COLUMN-Britain wakes up to cost of winter evening electricity: Kemp

LONDON, Dec 20 (Reuters) - Britain’s energy regulator will allow National Grid, the country’s transmission operator, to pay businesses that agree to reduce their electricity consumption on winter evenings from 2014 to help avoid strains on the network.

National Grid’s request to create a Demand Side Balancing Reserve (DSBR) was approved by the Office of Gas and Electricity Markets (Ofgem) on Thursday.

National Grid will pay business customers that commit to reduce their power consumption on specified winter evenings between 1600 and 2000 GMT in response to a call from grid controllers.

Late afternoon and early evening in winter is when the demand on Britain’s power generators and transmission system reach their highest levels of the year.

Cold, dark winter evenings massively increase heating and lighting demand.

Most offices and factories are still operating, but many domestic customers are returning home from work and school, and street lighting is on.

To top it off, when high-pressure weather systems cover the country, sometimes for days at a time, cold still air reduces output from the country’s wind farms.

With many of the country’s ageing coal-fired power plants due to close over the next two years as a result of environmental regulations, the country’s reserves of spare generating capacity will shrink to their lowest level in years.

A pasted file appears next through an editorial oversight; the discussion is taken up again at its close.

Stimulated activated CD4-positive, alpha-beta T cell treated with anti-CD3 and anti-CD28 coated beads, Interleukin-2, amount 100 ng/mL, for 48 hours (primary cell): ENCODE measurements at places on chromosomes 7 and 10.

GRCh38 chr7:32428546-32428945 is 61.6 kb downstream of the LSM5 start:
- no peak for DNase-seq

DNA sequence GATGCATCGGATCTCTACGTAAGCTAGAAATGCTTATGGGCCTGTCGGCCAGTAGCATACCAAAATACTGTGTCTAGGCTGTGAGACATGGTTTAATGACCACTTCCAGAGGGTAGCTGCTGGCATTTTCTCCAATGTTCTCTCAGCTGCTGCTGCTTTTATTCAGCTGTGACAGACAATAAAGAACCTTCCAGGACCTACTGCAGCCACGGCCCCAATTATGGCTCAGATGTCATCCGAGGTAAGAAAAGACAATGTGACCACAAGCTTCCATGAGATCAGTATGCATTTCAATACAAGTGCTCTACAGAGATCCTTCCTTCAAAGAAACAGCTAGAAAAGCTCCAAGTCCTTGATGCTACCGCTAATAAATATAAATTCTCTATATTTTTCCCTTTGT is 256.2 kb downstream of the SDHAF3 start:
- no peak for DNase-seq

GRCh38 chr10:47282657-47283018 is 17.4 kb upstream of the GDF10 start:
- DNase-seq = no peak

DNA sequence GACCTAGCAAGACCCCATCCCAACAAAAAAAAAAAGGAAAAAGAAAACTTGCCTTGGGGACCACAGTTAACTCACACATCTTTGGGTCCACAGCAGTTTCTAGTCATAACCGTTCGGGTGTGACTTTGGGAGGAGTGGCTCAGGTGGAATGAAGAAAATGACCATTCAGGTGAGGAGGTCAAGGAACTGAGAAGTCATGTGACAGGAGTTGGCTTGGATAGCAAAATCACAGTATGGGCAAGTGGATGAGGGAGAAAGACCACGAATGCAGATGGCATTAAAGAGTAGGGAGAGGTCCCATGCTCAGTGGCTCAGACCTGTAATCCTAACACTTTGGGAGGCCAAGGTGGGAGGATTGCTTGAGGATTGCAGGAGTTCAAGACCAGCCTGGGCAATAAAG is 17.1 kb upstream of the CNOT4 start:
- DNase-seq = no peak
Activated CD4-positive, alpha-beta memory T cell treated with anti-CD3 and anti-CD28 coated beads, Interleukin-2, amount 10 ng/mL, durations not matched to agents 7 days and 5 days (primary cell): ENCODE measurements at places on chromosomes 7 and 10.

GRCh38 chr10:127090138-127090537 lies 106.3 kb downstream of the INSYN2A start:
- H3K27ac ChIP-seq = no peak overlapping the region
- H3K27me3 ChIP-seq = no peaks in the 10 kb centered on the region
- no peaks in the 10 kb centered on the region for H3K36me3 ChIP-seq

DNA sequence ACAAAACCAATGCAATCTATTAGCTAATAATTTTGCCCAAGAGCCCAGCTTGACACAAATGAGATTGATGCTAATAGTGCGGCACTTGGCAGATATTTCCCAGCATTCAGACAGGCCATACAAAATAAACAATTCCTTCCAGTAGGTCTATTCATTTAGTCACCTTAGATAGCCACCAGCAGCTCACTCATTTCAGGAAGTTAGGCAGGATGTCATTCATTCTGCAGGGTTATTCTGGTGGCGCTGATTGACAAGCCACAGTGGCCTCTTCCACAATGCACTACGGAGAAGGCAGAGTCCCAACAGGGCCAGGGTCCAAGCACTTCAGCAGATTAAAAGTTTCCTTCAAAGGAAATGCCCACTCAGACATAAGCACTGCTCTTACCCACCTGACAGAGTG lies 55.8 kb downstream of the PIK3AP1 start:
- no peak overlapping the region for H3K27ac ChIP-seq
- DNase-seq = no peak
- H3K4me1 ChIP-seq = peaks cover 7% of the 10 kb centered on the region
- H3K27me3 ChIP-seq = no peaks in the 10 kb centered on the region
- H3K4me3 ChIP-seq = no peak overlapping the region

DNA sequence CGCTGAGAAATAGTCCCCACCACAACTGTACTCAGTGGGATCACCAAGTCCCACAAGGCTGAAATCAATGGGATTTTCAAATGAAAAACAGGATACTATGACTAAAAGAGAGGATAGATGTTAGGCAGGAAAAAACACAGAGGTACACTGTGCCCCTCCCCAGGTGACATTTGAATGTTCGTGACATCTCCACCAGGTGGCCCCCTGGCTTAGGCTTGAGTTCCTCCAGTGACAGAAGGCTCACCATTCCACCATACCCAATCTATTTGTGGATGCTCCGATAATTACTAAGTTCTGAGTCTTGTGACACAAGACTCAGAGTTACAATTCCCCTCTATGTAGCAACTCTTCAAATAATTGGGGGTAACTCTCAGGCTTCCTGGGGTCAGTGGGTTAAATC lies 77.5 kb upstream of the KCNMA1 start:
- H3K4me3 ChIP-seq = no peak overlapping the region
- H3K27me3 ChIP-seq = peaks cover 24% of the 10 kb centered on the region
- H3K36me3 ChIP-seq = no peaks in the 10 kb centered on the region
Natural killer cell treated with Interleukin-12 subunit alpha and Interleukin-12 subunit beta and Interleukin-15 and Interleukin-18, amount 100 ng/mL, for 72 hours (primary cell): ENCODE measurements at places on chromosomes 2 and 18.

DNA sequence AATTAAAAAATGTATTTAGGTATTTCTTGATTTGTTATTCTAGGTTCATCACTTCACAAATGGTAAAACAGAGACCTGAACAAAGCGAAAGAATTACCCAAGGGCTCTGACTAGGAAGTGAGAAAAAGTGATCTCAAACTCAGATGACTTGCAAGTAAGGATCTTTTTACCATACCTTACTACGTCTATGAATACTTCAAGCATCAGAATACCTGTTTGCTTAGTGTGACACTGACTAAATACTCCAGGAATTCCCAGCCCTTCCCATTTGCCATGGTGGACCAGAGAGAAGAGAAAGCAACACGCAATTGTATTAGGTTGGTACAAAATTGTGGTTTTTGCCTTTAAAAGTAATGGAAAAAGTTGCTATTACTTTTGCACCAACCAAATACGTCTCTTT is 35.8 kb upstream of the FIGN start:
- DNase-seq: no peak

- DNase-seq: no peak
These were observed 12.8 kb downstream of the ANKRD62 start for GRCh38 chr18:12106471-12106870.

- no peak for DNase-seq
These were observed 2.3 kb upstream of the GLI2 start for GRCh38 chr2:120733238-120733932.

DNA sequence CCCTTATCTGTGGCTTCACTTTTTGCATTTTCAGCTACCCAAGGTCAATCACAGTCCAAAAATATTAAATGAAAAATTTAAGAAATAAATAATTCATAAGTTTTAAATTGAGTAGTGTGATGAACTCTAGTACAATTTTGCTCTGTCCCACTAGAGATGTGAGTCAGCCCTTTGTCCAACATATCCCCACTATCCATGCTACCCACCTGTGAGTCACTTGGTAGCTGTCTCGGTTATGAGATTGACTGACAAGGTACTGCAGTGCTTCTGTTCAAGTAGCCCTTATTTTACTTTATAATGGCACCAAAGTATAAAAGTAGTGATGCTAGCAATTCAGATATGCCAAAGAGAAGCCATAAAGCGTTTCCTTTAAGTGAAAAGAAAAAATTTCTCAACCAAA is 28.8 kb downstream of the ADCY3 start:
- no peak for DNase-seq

So National Grid is preparing to meet any shortfall by paying businesses to curb their evening power use and pay some power producers otherwise planning to mothball or decommission their plants to hold them in reserve.

The announcement, which was not a surprise, has already drawn predictable howls of protest from business lobbyists.

“It’s not the job of Ofgem to decide how much energy businesses use,” Graeme Leach, chief economist at the Institute of Directors, is quoted saying in the City AM newspaper. “Successive governments have failed to secure our energy future, leaving us in this dire situation,” he complained.

“This is another example of a statist solution to a state-created problem. Business leaders don’t know whether to laugh or cry,” he added.

A different analyst complained that the country faced a “full blown energy crisis” and there is a “real risk of blackouts and price spikes for hard-pressed consumers and industry.”

In fact, the chance of blackouts remains remote. The Demand Side Balancing Reserve is a market-oriented solution that will make best use of the country’s generating and transmission capacity.

Business leaders should welcome it as an efficiency measure that saves money rather than condemn it as an imposition.


Electricity customers have become accustomed to the convenience of sufficient electricity always being available at the flick of a switch.

But if every customer tried to use every appliance at the same time, the combined load on the generation and transmission system would be enormous. Huge numbers of power plants and high-voltage networks would need to be built to deliver all that electricity, at staggering expense. Most of the time, many of them would be sitting idle, or wastefully burning fuel on standby just in case more power is needed.